Hiking isn’t just a sport, it’s a lifestyle - just ask any hiker, like Max Gorin. If you want to have the energy to tackle harder, steeper, more rewarding hikes, you’ll need a fit body to back you up. Train like a pro and get in shape for hiking season with the following tips.
1. Strap on a pack that weighs 20 pounds (or more if you’re used to hiking with heavier gear). Head to the park and find a bench that’s secured into the ground and that’s at least 16 inches high (no more than 18 inches). Your goal is to work up to 700 steps in half an hour while adding five pounds until you reach a total of 40 pounds.
2. One of the best exercises you can do to prep for hiking are lunges. Make sure to hold weights in each hand, too.
3. Stop grunting! Yes, your workout’s hard. Yes, you’re on a killer of a trail. If you’re grunting, though, that also means that you’re thinking, and you’re likely thinking things like, “This is so hard, when will this be over?!” Instead, focus everything you’ve got on the exercise at hand and stop putting any energy into making noises.
4. Remember that this is supposed to be hard - that’s a huge part of the payoff, aside from gorgeous views and getting away from the Internet for a week. Pace yourself, both when you train and when you actually get out there to hike. Hard doesn’t mean impossible and it shouldn’t lead to injuries, either.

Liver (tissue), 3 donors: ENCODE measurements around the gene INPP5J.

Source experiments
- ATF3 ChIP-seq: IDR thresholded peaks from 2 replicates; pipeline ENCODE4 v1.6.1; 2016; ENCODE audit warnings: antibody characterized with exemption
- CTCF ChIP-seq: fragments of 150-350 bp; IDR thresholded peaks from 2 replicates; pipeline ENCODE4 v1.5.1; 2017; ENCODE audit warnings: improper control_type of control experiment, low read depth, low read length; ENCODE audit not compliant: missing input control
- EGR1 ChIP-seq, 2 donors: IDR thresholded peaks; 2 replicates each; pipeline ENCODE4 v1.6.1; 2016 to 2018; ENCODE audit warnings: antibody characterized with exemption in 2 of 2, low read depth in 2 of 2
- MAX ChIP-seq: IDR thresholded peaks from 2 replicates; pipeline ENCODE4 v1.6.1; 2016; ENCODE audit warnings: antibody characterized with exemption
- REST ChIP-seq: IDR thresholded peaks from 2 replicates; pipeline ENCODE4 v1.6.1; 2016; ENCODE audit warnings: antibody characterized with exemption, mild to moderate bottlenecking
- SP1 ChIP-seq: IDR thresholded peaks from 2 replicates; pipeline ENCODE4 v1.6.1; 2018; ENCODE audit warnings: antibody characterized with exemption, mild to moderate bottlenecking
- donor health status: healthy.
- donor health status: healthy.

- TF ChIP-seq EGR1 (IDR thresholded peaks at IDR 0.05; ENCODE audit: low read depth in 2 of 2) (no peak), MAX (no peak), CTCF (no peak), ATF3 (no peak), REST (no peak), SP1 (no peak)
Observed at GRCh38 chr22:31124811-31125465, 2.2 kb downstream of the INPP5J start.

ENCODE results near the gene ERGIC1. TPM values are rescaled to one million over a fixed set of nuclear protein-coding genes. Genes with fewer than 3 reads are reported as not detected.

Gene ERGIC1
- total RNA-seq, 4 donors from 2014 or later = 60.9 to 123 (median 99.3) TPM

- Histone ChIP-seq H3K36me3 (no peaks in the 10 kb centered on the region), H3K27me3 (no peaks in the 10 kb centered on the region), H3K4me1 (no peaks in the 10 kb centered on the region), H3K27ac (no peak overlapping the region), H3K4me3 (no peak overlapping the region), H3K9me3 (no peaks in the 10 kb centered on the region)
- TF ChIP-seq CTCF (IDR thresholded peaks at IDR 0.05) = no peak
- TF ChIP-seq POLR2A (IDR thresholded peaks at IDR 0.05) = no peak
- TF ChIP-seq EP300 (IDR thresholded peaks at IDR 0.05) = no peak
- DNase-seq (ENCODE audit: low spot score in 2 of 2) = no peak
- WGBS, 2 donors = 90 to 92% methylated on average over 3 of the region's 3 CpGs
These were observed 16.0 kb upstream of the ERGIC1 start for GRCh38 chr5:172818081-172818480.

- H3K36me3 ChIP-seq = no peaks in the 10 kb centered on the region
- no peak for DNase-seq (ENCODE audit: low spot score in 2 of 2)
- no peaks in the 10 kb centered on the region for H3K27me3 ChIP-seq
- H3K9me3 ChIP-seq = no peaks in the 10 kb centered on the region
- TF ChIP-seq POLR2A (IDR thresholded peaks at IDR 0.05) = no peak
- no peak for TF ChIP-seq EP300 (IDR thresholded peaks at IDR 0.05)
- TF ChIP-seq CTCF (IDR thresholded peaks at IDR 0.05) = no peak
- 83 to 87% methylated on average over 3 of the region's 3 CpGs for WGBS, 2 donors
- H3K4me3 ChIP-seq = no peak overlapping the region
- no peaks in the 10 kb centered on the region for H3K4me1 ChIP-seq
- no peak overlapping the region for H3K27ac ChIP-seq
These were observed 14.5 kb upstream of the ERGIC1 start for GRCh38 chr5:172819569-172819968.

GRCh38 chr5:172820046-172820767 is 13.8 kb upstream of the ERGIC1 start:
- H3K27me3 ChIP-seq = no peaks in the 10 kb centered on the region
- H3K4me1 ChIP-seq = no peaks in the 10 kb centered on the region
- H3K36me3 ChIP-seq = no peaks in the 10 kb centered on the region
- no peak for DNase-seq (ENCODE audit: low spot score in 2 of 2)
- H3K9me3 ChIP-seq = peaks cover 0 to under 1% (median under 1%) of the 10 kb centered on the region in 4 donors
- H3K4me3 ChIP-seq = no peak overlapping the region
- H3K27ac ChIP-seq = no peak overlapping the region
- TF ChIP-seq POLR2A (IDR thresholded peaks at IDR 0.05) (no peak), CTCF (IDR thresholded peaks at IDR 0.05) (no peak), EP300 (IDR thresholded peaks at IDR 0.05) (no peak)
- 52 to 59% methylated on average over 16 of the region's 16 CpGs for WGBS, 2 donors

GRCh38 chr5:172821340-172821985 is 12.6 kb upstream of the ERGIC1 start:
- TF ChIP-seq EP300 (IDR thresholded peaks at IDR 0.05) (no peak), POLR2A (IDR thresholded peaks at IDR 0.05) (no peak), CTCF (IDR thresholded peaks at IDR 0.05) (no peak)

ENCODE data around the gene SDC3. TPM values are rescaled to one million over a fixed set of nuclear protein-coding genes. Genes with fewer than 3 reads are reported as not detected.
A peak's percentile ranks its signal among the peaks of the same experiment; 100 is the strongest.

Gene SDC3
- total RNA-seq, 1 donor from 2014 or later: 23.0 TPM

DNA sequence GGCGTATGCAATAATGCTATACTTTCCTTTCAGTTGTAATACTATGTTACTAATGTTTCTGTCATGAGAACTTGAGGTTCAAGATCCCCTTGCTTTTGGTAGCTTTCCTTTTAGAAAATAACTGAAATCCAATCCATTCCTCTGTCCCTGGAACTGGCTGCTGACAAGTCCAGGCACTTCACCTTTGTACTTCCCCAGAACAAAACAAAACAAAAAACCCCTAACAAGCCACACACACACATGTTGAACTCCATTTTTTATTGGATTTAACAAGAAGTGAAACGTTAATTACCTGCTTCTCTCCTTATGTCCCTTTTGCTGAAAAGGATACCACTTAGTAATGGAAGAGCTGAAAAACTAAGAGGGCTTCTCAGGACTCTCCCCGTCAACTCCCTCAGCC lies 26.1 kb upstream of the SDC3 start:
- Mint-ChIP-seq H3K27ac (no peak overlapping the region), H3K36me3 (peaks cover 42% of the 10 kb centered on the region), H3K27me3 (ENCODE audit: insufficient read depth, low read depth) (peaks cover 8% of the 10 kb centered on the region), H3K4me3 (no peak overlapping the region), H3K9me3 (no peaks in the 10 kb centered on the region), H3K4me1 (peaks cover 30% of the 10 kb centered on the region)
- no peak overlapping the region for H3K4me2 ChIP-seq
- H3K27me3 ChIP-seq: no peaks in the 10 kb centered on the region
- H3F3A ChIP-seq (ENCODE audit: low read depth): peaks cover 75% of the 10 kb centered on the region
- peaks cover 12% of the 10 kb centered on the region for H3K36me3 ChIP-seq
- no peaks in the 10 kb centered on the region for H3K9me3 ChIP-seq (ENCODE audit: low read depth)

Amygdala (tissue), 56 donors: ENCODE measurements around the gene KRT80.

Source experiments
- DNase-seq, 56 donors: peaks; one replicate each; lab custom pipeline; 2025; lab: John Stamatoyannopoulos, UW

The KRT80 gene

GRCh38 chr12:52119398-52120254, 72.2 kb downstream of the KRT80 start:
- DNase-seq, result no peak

5. Over the course of nine weeks, work on different goals, starting with strength. Then move on to endurance and, finally, to intensity. You need to start with strength so that you have the muscle to be sacrificed during the endurance phase. During the endurance period, focus a lot on jogging or going on short hikes.
6. Look at the short term goal when training feels overwhelming. This is a good attitude to bring to a hike too, especially when you’re planning to travel a long distance. Getting to the next rep or the next step is a much easier-to-handle goal than getting through an entire hour-long workout or being umpteen miles away within two weeks.
7. Suffer through band walks. Tie one resistance band on your legs at the shin. There should be tension when you stand with your legs hip width apart. Stand up straight, suck your abs in, put your hands on your hips, and walk forward, all the while keeping the tension from the band.
Working out and training isn’t easy - if it were, everybody would do it. It is rewarding, though, and you’ll be grateful for all those hours you put in when you’re hiking easily through difficult terrain. Plus, when the weather changes unexpectedly, you’ll have the energy and strength needed to get to safety fast.